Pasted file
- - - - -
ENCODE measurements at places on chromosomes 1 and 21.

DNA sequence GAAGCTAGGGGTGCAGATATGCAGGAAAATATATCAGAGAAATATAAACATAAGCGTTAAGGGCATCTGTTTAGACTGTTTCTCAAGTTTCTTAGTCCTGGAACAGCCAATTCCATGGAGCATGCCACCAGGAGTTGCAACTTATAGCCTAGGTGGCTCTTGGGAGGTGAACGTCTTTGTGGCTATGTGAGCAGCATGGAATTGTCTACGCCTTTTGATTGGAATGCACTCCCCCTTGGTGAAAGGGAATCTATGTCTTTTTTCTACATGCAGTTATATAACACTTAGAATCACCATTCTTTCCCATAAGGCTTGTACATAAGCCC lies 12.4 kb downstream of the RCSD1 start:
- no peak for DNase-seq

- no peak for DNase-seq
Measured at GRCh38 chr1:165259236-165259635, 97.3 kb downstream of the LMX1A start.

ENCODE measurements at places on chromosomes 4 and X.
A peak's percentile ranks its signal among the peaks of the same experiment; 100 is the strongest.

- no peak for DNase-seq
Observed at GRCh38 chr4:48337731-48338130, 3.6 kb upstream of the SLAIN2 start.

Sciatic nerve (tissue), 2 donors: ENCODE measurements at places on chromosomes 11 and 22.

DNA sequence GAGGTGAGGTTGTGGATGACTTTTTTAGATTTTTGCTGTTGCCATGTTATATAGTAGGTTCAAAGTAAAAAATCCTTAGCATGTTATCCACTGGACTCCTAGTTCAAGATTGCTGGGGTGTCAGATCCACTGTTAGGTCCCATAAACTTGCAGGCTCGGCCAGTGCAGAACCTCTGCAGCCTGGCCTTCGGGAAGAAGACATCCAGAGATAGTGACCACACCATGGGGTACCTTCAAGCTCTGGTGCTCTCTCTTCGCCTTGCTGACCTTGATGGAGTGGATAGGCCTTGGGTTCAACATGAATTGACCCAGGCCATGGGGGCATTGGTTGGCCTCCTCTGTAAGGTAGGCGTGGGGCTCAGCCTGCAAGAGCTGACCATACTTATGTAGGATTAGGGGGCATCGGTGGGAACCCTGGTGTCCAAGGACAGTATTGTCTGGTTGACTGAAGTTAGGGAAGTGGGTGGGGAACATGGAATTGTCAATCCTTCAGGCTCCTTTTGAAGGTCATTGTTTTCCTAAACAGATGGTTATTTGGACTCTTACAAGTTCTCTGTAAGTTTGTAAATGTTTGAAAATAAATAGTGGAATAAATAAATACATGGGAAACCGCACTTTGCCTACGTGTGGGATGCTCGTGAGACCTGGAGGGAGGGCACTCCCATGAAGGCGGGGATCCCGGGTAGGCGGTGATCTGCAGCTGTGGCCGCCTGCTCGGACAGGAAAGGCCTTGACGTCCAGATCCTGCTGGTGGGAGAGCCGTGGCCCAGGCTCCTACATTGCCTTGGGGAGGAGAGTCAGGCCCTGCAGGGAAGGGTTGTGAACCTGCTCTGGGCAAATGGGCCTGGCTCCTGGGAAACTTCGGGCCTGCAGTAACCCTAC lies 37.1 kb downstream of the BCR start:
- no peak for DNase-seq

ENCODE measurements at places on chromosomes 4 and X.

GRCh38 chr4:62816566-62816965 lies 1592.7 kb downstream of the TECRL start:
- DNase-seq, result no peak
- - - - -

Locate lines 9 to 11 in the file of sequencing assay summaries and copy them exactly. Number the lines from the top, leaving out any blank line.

Observed at GRCh38 chr4:48337731-48338130, 3.6 kb upstream of the SLAIN2 start.

Sciatic nerve (tissue), 2 donors: ENCODE measurements at places on chromosomes 11 and 22.

DNA sequence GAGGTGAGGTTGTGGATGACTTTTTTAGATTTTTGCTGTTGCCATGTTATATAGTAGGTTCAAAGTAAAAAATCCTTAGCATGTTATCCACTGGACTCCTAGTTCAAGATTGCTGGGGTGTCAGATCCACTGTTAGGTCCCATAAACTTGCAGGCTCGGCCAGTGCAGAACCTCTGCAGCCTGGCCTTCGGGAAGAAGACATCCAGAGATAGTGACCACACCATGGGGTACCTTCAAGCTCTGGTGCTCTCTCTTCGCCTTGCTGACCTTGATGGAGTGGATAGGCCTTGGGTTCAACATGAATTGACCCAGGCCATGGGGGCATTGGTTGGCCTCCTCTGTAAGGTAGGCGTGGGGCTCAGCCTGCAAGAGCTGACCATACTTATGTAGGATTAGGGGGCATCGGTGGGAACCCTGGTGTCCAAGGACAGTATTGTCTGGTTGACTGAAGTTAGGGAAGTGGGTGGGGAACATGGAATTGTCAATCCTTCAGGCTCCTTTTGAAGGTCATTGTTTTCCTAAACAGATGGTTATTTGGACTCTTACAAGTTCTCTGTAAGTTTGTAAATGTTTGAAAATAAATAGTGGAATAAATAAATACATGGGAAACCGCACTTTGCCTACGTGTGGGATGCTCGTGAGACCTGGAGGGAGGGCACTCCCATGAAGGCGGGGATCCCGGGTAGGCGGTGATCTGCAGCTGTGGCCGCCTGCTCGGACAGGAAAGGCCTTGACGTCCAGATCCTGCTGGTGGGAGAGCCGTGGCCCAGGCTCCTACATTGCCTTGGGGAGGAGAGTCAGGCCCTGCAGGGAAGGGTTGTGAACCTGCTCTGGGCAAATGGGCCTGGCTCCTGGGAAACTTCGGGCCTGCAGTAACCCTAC lies 37.1 kb downstream of the BCR start: